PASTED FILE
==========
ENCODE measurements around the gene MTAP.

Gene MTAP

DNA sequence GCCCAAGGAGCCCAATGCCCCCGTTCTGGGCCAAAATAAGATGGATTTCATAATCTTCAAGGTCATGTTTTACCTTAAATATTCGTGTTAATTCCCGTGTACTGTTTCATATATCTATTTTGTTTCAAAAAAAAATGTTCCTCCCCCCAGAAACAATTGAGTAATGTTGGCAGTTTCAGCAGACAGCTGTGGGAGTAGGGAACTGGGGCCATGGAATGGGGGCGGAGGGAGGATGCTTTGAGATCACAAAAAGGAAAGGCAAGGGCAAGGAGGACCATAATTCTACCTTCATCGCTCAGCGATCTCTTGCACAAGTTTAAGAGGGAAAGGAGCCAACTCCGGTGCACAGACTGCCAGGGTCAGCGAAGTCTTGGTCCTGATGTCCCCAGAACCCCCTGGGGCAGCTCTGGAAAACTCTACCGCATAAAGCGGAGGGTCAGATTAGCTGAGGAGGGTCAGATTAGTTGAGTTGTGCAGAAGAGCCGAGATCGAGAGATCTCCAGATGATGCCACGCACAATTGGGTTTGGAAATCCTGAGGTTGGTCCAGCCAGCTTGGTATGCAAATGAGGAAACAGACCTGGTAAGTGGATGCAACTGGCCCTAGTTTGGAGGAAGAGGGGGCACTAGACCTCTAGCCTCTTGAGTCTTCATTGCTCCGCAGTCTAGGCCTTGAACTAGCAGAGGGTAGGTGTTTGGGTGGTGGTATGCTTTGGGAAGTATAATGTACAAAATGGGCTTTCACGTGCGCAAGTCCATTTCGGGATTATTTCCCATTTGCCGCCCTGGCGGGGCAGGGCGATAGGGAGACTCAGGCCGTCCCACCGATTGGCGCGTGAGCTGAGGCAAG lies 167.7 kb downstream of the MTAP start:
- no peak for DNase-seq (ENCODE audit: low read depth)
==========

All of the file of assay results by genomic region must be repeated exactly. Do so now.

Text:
ENCODE measurements around the gene MTAP.

Gene MTAP

DNA sequence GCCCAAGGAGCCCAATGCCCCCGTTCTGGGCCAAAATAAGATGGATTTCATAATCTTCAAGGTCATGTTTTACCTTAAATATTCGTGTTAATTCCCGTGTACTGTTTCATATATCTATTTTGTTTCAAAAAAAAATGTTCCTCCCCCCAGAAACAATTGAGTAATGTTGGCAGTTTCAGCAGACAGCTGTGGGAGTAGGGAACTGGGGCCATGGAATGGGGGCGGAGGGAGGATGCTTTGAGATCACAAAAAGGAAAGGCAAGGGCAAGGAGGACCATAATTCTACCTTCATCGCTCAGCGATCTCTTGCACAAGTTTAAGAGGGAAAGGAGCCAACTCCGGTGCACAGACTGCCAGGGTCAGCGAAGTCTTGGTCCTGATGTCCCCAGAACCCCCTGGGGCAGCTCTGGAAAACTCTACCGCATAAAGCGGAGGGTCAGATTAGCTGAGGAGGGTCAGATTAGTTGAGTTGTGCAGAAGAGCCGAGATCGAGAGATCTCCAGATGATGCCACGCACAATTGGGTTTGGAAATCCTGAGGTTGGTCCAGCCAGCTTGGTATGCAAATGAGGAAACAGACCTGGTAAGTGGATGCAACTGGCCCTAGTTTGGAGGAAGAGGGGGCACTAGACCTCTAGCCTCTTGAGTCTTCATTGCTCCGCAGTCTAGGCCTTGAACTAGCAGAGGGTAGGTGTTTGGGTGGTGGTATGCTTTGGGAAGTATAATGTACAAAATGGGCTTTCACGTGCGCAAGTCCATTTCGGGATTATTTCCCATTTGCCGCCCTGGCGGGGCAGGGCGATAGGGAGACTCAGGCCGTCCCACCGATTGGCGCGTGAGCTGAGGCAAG lies 167.7 kb downstream of the MTAP start:
- no peak for DNase-seq (ENCODE audit: low read depth)